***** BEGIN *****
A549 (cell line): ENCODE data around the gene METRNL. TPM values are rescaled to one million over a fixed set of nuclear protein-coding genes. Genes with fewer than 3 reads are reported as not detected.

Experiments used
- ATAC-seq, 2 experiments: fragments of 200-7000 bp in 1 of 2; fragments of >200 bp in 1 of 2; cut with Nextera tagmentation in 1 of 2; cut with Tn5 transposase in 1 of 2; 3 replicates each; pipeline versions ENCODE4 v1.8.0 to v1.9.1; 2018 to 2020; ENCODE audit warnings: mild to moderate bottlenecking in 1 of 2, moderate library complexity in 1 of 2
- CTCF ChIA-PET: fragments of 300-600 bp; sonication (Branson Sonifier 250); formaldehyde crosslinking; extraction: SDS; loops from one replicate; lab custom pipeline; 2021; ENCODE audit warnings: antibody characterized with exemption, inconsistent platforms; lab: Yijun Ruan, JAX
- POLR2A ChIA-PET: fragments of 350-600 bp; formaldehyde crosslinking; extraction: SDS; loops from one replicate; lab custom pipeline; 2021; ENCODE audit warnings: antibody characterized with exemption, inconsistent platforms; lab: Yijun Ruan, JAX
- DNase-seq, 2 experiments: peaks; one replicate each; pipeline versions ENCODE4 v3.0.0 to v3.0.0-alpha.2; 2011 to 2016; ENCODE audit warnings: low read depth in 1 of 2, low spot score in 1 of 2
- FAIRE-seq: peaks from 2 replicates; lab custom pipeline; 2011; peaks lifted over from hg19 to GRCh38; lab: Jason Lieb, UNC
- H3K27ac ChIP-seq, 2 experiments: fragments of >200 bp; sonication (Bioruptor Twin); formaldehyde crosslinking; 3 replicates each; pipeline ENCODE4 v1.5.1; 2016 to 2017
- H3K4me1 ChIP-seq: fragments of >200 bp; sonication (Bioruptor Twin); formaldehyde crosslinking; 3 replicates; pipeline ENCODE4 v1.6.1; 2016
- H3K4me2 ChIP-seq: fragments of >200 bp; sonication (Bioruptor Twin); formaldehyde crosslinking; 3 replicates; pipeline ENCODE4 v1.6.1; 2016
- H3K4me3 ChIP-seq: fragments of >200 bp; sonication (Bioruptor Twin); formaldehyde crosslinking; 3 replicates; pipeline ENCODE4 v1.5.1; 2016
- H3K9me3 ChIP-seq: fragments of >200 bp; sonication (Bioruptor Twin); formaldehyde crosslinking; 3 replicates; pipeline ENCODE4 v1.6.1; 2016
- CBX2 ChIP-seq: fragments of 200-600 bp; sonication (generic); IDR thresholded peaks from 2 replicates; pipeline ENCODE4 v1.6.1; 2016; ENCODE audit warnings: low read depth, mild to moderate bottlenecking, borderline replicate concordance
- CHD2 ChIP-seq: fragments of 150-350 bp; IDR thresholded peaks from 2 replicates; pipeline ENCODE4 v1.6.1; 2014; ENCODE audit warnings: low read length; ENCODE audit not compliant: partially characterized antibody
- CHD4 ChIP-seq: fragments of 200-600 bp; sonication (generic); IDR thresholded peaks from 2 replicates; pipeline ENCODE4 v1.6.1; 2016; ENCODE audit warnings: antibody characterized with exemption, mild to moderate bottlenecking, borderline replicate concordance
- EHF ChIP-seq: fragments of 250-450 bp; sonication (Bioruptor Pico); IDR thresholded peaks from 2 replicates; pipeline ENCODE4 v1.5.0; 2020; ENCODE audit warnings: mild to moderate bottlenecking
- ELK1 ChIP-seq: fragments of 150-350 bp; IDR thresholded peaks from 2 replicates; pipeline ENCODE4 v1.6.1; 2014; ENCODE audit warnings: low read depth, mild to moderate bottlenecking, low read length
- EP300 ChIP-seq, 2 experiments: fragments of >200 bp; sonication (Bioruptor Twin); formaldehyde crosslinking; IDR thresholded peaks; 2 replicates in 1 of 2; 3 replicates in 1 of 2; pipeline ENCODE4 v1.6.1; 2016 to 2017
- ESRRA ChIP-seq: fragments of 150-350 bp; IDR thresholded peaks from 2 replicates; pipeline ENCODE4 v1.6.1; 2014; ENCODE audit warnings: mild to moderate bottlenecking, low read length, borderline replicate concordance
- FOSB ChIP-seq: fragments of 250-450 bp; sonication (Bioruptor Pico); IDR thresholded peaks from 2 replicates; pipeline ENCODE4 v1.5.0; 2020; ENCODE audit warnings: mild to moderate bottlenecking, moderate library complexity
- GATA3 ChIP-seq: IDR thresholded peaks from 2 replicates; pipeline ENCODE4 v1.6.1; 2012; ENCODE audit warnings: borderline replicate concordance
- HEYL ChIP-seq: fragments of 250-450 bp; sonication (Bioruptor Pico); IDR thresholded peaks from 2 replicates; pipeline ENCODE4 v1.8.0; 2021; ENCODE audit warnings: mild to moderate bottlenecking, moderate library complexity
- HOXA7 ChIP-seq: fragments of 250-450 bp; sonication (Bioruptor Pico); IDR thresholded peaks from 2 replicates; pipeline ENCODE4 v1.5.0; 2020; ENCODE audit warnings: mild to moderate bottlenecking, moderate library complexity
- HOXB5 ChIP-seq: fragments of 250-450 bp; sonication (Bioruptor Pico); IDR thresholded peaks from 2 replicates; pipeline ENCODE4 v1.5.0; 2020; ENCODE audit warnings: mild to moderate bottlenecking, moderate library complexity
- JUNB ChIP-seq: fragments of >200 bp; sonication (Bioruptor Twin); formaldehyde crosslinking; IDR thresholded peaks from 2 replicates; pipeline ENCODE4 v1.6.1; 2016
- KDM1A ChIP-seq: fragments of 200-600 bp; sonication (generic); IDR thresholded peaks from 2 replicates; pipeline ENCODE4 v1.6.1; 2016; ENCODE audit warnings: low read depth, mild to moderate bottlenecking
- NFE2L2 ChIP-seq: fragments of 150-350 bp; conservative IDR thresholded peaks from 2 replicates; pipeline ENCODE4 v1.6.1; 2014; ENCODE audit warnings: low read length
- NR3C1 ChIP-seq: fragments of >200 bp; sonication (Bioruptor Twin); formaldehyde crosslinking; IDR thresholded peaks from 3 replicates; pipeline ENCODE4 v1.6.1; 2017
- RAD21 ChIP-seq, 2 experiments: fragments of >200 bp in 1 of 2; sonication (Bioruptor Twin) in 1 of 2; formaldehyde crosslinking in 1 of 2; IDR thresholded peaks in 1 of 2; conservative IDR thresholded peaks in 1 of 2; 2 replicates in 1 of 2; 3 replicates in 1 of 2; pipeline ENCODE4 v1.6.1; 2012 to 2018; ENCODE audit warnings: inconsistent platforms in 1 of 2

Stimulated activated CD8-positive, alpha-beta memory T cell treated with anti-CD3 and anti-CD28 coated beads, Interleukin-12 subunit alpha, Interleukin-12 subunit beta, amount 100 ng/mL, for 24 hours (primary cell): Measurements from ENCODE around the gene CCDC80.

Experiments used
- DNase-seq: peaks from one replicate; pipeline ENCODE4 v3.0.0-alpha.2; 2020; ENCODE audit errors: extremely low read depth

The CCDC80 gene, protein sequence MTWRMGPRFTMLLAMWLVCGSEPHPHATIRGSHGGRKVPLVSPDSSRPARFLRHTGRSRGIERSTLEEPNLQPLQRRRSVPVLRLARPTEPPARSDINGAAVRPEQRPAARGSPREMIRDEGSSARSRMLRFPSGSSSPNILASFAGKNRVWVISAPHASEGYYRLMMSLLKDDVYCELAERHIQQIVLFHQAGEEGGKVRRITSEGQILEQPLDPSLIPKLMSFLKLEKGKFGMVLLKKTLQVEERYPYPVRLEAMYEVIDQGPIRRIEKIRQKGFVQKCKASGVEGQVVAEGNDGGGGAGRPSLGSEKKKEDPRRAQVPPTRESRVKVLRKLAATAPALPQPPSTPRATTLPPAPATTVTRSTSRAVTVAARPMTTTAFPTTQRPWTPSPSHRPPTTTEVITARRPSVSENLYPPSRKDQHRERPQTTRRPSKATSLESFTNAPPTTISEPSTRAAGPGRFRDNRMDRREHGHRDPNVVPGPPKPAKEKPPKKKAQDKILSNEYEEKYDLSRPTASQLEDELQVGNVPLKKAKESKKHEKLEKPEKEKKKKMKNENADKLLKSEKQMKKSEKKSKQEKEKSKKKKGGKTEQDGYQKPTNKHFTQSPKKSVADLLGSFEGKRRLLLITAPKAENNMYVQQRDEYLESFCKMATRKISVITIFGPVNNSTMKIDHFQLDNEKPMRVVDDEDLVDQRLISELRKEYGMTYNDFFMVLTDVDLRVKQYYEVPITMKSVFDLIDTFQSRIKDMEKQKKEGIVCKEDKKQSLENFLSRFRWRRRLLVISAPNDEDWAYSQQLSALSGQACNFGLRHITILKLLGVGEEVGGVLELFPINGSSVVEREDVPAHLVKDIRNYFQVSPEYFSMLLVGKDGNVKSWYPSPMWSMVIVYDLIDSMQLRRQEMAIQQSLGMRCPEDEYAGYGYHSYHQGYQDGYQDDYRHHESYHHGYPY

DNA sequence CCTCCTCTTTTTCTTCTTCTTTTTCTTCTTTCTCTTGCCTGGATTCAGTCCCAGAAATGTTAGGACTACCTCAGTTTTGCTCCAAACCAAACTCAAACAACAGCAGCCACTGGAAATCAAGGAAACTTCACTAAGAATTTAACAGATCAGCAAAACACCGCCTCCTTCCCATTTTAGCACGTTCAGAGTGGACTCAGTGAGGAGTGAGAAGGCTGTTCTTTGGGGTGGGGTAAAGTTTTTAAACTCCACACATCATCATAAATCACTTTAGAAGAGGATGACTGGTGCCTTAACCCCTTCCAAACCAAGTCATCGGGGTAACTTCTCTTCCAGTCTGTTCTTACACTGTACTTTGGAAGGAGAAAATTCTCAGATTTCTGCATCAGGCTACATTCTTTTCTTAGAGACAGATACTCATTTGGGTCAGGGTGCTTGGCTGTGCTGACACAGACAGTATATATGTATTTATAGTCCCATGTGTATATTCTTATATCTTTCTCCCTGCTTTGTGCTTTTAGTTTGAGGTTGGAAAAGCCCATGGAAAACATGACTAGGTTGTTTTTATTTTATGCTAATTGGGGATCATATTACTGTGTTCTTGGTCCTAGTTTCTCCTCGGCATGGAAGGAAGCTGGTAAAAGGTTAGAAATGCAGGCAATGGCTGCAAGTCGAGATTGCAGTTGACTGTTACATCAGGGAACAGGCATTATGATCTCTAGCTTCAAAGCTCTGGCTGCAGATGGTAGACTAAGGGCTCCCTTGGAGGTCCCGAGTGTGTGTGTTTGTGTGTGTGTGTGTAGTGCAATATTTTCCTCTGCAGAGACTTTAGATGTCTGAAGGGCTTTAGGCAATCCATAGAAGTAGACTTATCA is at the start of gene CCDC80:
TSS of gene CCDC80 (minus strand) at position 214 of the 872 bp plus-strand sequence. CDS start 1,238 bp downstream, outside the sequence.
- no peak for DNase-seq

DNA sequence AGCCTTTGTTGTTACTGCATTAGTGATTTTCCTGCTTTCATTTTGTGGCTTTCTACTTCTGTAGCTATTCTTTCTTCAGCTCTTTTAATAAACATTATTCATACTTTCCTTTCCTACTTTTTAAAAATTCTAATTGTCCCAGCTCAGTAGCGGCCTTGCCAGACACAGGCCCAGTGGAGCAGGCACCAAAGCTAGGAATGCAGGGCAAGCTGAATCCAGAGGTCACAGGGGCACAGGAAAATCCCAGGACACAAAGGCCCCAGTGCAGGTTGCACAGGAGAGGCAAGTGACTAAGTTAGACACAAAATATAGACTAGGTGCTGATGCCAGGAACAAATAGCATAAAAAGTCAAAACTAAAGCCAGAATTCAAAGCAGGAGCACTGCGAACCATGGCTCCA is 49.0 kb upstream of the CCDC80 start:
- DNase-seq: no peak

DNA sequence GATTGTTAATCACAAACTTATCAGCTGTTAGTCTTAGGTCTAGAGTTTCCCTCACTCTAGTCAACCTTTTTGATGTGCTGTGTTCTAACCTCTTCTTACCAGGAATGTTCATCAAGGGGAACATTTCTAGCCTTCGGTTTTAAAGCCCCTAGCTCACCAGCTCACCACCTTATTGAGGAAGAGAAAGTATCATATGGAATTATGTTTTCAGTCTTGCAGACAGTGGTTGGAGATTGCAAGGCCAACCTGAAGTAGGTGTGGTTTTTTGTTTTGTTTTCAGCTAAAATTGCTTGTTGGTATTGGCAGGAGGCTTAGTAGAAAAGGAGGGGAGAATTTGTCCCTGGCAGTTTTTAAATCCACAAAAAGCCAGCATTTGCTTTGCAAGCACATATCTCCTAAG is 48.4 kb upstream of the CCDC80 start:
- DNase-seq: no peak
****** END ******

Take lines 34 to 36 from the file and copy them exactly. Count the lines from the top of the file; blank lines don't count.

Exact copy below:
DNA sequence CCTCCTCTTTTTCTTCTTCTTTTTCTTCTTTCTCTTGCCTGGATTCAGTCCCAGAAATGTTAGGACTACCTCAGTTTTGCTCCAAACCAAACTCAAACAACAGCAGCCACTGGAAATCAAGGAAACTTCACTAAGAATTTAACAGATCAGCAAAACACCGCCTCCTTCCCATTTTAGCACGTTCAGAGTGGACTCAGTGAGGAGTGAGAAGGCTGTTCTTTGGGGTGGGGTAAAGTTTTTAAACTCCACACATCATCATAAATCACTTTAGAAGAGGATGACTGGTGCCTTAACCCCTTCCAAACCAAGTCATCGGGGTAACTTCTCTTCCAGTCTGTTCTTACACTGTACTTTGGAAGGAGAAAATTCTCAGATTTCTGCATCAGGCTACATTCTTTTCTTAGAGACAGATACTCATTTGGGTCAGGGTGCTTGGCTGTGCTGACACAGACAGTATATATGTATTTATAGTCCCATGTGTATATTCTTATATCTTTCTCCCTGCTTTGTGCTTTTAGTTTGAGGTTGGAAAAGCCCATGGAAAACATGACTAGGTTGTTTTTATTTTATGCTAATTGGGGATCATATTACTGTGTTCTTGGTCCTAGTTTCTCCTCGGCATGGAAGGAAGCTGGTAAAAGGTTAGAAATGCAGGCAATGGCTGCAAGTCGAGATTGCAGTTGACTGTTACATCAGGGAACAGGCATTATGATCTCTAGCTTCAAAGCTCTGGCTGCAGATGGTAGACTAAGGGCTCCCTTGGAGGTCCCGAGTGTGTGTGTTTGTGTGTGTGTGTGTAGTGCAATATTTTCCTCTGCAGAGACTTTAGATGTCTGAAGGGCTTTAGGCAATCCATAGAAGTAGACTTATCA is at the start of gene CCDC80:
TSS of gene CCDC80 (minus strand) at position 214 of the 872 bp plus-strand sequence. CDS start 1,238 bp downstream, outside the sequence.
- no peak for DNase-seq